More than three decades after it was initially discovered, an ancient flower preserved in amber has now been identified as a member of an entirely different species. Millions of years old flower concealed a lethal weapon when it bloomed in its prime; one of the most deadly poison found in nature.
In 1980, a group of researchers made the astounding discovery of this rare flower in the Dominican Republic. Fossils of the flowers were found in an amber mine, but this finding was one of the many discoveries that the team had made around that time; hence less attention was paid to correctly categorize the fossils.
The real identity of the fossil came to, light after they were handed over to a reputable botany professor of Rutgers University, Lena Struwe. She was given the data along with the High Definition photographs of the fossils by entomologist George Poinar of Oregon State University, who made the original discovery in 1986.
Professor Struwe undertook the project of painstakingly comparing the fossils against more than 200 various samples of the plant genus Strychnos. Professor Struwe had to compare every little detail of the fossils against every plant in some of the biggest collections of plants in the world. After evaluating the results Professor Struwe concluded that fossils discovered in the Dominican Republic must be a whole new species in the plant kingdom, she named the species Strychnos electri.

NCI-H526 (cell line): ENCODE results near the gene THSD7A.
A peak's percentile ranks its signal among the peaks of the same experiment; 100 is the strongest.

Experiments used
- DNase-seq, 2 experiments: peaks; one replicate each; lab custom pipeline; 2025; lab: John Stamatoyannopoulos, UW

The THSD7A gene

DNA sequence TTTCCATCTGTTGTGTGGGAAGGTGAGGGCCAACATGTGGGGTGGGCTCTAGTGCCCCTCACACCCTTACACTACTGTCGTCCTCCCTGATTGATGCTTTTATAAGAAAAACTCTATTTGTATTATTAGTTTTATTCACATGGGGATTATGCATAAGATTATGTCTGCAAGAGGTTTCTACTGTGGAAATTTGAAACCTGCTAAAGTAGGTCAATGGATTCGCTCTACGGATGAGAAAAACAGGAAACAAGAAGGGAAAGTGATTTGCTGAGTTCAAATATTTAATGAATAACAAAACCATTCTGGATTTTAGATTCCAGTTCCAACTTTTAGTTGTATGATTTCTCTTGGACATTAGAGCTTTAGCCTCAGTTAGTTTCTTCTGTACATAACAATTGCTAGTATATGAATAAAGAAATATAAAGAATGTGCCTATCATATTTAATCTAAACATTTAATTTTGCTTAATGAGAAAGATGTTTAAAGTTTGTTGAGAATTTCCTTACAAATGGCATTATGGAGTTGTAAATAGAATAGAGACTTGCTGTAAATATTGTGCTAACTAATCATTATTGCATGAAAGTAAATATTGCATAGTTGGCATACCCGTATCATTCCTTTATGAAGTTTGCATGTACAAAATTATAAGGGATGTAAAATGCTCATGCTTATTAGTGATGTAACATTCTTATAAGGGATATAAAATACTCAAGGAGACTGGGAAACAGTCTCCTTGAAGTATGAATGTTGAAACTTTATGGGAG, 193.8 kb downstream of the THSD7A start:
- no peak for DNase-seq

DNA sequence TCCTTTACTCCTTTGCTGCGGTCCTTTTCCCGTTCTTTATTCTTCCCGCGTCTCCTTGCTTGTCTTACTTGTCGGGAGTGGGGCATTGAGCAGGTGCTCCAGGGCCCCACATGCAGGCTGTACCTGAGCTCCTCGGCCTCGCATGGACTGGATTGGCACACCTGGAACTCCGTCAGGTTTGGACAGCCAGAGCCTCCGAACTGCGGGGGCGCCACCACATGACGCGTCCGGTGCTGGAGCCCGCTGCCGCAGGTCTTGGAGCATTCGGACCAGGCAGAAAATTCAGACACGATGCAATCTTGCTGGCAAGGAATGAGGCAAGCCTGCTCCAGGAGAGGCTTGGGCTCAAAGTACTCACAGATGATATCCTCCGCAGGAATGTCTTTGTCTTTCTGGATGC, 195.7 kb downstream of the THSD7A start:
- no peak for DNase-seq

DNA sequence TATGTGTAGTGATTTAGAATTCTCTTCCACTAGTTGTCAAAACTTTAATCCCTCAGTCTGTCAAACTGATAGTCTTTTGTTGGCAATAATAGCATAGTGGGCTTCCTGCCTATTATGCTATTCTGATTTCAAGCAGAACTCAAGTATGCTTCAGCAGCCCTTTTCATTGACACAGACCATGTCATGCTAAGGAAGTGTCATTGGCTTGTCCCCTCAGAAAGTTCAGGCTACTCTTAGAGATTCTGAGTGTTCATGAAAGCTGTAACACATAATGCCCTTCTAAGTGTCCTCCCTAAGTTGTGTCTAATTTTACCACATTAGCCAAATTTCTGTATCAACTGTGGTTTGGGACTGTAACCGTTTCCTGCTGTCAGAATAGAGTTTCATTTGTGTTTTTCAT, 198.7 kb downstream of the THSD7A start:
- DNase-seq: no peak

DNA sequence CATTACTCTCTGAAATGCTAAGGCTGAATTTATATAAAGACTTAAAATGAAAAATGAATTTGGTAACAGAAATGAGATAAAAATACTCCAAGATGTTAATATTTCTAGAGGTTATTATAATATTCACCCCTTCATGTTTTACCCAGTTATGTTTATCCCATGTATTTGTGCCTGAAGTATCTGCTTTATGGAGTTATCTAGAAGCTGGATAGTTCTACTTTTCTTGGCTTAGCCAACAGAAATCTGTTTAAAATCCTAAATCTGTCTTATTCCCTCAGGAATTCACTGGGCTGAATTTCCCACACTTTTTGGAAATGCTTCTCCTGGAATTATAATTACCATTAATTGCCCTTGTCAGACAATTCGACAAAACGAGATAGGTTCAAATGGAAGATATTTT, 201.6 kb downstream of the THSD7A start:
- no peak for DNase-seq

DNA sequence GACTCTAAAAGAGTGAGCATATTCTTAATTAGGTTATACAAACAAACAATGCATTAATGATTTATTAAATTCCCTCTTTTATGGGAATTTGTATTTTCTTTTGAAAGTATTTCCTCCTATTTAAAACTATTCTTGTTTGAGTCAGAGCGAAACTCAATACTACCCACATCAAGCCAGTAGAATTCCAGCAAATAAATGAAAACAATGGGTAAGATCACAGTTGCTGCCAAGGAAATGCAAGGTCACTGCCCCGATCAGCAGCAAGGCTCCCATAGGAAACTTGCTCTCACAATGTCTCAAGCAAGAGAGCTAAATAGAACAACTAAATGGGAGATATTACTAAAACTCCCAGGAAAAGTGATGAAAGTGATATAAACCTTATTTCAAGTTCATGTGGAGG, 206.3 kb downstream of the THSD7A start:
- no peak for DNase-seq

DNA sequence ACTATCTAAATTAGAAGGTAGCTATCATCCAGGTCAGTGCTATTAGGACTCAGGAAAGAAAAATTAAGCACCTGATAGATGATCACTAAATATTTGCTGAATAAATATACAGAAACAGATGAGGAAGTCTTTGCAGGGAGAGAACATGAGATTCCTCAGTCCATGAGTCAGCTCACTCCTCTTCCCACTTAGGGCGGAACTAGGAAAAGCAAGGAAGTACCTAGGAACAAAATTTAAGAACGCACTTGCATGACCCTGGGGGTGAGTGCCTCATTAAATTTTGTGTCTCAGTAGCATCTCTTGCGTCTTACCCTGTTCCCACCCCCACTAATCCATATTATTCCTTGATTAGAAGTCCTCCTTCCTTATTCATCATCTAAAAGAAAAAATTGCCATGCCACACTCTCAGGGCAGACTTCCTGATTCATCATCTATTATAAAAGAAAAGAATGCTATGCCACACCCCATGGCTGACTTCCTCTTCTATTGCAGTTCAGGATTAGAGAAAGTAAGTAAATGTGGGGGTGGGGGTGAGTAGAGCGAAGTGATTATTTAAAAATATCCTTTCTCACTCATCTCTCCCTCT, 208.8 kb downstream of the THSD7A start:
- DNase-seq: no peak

Another startling discovery that Professor Struwe put forward was regarding the makeup of the Strychnos electri. Struwe argued that all the indicators suggest that the close resemblance of the new species to today’s poisonous plants increases the likelihood that Strychnos electri must have been a poisonous plant some 20 to 45 million years ago. However, not much can be said about the entire chemical structure of the fossils since it is very rare that fossils of complete flower’s of this genus can be found anywhere in the world.
Commenting on the discovery, Professor Struwe expressed profound concern about the unavailability of enough taxonomic experts in botany around the world. She added that there are treasures of undiscovered fossils hiding in natural history collections worldwide, however not enough experts are taking the course of research in this field.
The poison that Strychnos electri is suspected to have contained when it bloomed millions of years ago is known as Strychnine. Classed as one of the strongest poisons known to man, Strychnine is mainly a bitter, white powder. Found abundantly in the plant Strychnos nux-vomica in countries like India, Sri Lanka, and the East Indies, consumption of a very small amount of Strychnine could possibly result in adverse health problems leading up to death.